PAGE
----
May 28, 2024
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Parshat Noach: Terach’s Voyage

Parshat Noach describes the Divine reboot of creation. Witnessing the complete moral meltdown of humanity, God decides to regenerate the entire world. A new world is launched through Noach, whose progeny begin to repopulate the freshly formed planet.

In the second part of the parsha we witness Noach’s three children repopulating the human race and rapidly inhabiting the entire globe. Despite humanity’s attempt at “population concentration,” the human race is dispersed across the four corners of the planet. Without question, the final chapters of Noach are characterized by expansion—both population growth and geographical sprawl. Yet despite all this growth and expansion, the parsha concludes with a targeted journey to a very specific country in which the Divine presence is more acutely palpable. Conventionally, the first emigration to Israel is associated with Avram—the first believer in one Divine being. Avram had defied an entire pagan belief that still imagined that God could be associated with physical images and molten idols. Additionally, he believed so deeply in a God he couldn’t “see” that he was willing to die a fiery death on behalf of these principles. Ultimately, Avram is rescued from the furnace and is Divinely summoned to settle in the land of a God that Avram alone had discovered. The first pilgrimage to Israel is the outcome of a life of religious courage and commitment!! Or so we are led to believe…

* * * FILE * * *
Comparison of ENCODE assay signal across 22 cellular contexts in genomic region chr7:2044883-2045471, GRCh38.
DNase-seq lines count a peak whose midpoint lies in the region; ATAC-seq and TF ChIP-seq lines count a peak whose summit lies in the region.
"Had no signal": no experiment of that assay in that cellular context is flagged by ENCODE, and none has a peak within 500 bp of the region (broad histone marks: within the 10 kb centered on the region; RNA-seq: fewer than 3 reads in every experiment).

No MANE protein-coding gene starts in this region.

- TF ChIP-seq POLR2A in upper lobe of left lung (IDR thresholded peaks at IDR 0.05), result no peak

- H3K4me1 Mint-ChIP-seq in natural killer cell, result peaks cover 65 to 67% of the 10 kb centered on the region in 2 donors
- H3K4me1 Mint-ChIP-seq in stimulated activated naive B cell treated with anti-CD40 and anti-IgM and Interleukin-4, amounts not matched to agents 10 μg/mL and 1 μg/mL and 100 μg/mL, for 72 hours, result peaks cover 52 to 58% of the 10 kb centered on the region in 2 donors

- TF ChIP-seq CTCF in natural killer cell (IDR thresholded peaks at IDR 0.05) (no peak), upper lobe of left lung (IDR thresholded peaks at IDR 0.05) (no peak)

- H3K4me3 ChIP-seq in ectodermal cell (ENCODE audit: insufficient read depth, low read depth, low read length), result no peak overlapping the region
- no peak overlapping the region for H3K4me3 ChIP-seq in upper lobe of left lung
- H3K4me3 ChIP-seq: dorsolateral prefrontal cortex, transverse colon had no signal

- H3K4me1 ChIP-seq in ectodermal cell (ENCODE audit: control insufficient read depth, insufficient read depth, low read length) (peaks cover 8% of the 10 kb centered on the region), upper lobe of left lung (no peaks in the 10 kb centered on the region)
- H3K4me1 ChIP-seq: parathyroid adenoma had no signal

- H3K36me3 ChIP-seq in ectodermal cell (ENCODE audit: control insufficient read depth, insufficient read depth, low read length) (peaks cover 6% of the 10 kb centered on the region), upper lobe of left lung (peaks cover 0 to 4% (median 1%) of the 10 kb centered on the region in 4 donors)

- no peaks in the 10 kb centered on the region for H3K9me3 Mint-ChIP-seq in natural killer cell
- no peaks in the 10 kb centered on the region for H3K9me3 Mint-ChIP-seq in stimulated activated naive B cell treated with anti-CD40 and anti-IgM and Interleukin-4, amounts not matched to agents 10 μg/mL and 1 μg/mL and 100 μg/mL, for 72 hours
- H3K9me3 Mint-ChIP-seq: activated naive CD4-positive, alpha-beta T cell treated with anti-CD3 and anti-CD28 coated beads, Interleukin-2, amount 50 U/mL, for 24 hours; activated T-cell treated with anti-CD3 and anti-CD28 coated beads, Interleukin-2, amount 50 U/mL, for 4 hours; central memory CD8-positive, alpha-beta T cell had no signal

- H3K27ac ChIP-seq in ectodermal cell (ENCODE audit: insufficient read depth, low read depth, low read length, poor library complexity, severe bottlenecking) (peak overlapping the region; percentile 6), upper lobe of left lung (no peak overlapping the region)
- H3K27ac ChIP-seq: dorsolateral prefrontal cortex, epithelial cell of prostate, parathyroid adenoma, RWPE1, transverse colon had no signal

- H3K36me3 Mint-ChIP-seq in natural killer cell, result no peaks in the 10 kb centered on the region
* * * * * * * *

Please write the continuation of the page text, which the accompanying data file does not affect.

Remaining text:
…Surprisingly, the journey to Israel is not launched by Avram himself but rather by his father Terach, who assembles his entire entourage (including his son Avram) and commences a journey to the land of Canaan. Arriving in the city of Charan he deceases, and ultimately his voyage is completed by Avram who receives a direct Divine command to complete his father Terach’s journey. Terach, not Avram, is the first person to be drawn to the Land of Israel!

Terach is an odd personality to be fascinated by the Land of Israel. Every year at the Pesach Seder we cite the verse in Yehoshua (24:2) that depicts our ancestor Terach as an idol worshipper. In fact, Chazal portray him as a pagan priest or at the very least a sculptor of pagan deities. Avram was a revolutionary who bravely disregarded his father’s traditions. Terach couldn’t be further from discovering Hashem, and yet he feels lured to this special land of God!